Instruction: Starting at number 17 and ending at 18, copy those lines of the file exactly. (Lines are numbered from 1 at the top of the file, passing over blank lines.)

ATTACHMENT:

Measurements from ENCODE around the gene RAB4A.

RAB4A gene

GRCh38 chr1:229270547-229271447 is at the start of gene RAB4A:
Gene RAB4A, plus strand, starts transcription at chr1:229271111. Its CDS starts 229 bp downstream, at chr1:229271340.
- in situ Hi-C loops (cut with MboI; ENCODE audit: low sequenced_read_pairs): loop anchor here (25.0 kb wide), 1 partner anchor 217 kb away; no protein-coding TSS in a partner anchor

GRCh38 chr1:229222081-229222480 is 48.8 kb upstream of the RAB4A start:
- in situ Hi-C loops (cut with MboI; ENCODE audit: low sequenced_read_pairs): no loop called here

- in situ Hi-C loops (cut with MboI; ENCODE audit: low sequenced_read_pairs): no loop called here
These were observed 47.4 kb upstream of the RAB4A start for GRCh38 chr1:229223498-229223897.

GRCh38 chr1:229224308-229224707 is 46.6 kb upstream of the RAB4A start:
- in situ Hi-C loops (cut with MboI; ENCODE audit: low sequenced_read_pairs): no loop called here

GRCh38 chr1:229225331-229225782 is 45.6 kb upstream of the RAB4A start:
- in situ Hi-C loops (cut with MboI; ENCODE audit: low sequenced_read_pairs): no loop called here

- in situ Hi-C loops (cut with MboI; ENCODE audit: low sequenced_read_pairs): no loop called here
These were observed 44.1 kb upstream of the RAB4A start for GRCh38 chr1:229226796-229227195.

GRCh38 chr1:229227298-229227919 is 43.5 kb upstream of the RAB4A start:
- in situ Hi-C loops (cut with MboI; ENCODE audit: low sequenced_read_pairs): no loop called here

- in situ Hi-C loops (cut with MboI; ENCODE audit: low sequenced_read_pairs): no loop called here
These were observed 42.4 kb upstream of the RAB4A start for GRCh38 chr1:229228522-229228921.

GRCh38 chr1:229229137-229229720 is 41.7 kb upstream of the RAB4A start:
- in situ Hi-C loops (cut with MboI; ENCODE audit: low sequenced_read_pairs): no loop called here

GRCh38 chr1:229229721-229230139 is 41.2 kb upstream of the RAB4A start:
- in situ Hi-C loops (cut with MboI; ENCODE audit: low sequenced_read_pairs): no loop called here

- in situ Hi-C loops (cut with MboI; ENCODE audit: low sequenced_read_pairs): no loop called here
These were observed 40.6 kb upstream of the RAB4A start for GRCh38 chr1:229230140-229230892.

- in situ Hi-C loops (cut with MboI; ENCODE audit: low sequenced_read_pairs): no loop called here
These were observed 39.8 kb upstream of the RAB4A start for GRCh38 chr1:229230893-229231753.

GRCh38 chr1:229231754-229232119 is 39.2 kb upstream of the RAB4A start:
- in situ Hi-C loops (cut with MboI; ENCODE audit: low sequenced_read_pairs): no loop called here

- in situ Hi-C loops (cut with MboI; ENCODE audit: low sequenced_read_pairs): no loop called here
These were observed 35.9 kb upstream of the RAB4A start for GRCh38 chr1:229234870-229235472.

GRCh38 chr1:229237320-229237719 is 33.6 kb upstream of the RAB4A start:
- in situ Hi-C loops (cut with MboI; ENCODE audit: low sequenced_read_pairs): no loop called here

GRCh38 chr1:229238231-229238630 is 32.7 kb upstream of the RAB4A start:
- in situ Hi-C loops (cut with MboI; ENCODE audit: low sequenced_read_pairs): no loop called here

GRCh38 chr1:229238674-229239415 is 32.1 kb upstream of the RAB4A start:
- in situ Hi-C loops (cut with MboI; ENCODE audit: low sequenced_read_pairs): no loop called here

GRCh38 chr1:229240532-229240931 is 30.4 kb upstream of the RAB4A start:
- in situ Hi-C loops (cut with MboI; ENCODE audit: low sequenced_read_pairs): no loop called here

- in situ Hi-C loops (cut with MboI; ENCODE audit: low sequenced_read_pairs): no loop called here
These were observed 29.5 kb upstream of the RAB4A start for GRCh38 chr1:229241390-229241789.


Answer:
- in situ Hi-C loops (cut with MboI; ENCODE audit: low sequenced_read_pairs): no loop called here

- in situ Hi-C loops (cut with MboI; ENCODE audit: low sequenced_read_pairs): no loop called here